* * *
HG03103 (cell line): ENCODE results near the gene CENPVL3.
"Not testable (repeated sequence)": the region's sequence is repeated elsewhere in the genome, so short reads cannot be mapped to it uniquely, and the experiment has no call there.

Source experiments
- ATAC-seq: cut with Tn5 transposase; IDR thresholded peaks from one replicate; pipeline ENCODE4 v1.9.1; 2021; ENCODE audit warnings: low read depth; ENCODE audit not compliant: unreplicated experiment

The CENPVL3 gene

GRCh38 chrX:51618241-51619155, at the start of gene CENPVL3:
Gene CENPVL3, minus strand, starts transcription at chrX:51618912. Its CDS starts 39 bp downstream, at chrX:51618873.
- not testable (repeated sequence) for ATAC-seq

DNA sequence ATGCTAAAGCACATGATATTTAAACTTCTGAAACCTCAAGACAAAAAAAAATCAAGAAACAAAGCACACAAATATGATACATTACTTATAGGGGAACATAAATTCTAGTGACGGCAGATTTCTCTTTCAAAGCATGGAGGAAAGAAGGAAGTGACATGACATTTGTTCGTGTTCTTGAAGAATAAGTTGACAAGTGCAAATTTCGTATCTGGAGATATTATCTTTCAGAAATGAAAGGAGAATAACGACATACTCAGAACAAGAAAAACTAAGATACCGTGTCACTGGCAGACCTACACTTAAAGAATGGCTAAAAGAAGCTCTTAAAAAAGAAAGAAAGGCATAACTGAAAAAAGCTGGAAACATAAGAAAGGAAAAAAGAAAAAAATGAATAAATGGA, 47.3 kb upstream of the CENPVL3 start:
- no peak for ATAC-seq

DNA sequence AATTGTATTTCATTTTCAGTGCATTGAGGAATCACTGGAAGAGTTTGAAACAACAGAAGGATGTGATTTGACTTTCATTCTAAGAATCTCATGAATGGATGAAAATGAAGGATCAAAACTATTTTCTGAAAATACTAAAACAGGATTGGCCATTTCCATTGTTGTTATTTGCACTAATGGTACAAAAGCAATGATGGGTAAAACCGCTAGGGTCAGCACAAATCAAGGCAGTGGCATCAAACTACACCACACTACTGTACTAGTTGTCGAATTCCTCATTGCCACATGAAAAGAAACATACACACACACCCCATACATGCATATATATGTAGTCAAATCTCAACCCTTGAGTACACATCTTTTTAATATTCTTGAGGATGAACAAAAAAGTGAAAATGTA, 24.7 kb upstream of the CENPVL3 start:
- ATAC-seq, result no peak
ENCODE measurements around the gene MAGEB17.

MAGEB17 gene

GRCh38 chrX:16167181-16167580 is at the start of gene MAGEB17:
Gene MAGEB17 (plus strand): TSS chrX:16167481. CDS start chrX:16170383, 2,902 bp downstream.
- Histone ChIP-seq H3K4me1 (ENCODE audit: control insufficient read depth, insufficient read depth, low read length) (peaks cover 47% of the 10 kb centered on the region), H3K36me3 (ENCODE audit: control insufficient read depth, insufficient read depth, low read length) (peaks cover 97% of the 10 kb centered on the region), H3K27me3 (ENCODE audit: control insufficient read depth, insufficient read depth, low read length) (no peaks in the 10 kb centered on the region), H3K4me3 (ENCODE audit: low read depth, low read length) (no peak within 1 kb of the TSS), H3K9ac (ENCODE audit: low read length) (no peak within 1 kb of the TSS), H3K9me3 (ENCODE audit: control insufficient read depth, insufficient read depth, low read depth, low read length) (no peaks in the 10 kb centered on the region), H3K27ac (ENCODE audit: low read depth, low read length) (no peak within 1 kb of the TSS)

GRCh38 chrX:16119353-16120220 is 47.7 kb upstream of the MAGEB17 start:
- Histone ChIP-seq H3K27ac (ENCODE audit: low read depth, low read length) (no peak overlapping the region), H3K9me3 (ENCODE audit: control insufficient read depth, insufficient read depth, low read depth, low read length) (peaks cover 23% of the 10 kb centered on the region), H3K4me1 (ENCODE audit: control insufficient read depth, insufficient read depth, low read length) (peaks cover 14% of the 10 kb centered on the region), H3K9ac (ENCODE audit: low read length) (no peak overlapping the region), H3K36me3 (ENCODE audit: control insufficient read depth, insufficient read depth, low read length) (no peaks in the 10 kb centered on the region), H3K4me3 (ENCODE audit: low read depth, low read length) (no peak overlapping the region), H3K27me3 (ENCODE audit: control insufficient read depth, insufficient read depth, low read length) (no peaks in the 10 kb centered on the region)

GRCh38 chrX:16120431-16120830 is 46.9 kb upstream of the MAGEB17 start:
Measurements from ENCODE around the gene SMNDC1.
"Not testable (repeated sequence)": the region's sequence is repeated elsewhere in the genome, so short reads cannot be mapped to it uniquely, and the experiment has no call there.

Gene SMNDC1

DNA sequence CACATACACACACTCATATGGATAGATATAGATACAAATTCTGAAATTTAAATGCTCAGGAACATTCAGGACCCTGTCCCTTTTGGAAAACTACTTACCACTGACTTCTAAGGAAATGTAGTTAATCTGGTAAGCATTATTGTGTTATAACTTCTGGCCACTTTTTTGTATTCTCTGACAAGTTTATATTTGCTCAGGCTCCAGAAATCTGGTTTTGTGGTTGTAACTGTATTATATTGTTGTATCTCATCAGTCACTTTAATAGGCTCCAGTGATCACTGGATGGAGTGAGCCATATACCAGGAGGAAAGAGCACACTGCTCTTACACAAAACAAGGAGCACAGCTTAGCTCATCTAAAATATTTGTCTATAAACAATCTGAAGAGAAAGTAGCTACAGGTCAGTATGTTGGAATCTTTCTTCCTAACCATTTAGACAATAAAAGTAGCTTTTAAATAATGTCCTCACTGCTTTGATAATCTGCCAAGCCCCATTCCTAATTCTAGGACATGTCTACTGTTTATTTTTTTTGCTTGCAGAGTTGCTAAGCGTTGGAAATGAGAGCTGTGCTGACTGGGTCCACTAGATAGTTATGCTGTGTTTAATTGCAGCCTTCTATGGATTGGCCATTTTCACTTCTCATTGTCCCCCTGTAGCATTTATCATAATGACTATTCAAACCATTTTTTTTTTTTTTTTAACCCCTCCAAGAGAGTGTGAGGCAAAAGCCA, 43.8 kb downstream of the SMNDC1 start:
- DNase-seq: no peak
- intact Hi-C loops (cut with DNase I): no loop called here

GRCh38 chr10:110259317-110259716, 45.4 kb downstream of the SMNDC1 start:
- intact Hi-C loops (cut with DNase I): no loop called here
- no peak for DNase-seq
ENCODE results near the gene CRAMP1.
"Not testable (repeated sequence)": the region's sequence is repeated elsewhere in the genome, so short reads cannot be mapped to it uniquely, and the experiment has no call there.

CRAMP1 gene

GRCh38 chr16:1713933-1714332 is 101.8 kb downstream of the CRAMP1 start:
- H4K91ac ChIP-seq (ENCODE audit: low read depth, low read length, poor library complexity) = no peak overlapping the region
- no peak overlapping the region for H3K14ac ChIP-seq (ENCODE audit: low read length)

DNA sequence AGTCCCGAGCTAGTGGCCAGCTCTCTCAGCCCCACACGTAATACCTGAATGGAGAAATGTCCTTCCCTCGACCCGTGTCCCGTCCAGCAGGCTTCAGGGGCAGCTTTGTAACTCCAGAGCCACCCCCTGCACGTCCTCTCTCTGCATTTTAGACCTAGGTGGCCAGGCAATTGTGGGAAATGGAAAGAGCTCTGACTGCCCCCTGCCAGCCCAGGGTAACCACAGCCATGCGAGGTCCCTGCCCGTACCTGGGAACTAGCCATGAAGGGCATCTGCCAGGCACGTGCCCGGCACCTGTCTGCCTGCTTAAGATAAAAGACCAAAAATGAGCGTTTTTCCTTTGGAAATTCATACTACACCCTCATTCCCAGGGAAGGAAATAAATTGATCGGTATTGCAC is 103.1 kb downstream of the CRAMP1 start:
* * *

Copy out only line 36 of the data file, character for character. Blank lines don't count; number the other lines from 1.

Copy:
DNA sequence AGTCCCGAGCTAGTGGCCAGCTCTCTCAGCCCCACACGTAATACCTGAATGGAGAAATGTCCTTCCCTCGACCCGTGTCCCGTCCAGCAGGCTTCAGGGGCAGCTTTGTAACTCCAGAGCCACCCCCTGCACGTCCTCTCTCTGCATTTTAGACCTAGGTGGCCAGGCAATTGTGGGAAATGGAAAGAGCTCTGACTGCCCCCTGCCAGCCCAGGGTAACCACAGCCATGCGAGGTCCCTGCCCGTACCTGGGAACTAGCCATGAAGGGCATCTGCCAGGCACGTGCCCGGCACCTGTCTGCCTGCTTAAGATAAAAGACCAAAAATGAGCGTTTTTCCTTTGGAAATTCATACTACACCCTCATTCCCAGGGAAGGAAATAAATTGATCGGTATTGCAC is 103.1 kb downstream of the CRAMP1 start: